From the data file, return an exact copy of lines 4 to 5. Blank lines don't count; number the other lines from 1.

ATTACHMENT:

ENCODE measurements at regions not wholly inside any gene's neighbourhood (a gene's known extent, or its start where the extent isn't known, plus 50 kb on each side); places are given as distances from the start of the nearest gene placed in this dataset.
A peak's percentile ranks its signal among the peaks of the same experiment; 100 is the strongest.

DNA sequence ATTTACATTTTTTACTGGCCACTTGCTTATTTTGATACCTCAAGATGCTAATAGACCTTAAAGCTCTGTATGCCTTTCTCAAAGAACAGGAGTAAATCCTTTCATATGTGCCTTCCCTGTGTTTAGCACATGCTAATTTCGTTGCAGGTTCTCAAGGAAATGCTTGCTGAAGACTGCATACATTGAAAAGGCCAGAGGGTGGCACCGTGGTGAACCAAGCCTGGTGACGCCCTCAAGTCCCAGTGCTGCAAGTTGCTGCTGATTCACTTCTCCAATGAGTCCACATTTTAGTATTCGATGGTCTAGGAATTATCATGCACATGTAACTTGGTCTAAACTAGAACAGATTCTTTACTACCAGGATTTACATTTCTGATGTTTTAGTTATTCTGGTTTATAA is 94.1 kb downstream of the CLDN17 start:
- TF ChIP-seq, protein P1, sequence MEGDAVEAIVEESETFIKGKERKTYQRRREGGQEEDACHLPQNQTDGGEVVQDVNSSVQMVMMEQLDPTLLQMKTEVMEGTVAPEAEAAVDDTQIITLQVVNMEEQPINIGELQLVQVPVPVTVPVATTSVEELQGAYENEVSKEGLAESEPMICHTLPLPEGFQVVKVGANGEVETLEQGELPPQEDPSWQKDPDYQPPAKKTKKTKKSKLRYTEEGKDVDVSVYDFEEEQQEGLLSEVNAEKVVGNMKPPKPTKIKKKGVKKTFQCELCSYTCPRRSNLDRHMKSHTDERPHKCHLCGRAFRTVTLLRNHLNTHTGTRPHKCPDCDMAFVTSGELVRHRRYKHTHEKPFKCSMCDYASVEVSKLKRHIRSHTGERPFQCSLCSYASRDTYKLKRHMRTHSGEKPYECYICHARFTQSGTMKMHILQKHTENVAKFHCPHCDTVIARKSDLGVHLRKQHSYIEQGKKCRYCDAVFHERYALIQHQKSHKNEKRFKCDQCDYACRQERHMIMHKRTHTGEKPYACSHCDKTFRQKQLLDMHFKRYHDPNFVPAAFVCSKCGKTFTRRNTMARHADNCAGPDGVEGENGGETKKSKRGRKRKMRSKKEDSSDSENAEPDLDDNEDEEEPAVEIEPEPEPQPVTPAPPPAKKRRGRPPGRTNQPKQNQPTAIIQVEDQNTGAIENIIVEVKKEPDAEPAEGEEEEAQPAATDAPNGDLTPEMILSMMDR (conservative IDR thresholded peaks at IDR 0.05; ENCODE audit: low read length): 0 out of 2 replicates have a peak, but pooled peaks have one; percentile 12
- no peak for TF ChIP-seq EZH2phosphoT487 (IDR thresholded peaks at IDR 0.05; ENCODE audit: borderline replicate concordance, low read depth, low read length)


- TF ChIP-seq, protein P1, sequence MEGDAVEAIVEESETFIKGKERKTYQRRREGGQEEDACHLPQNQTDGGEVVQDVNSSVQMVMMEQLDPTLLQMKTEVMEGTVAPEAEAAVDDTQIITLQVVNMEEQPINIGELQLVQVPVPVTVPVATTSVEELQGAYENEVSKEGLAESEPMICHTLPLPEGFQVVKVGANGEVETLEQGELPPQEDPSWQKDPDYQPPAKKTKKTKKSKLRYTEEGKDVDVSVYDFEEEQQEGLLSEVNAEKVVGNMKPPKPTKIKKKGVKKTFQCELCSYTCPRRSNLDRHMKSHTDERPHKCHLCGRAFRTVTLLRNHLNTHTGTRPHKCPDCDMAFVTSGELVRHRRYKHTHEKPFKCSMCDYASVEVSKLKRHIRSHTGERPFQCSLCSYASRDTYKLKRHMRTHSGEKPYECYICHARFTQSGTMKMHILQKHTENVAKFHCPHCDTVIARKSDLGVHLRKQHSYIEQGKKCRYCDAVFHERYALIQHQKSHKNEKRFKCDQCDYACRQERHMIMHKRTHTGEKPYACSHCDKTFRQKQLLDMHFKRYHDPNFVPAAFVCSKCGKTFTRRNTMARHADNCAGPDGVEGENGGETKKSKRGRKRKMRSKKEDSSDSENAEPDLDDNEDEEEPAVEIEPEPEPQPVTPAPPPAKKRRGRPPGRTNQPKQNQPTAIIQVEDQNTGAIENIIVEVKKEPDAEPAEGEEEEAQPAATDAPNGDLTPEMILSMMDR (conservative IDR thresholded peaks at IDR 0.05; ENCODE audit: low read length): 0 out of 2 replicates have a peak, but pooled peaks have one; percentile 12
- no peak for TF ChIP-seq EZH2phosphoT487 (IDR thresholded peaks at IDR 0.05; ENCODE audit: borderline replicate concordance, low read depth, low read length)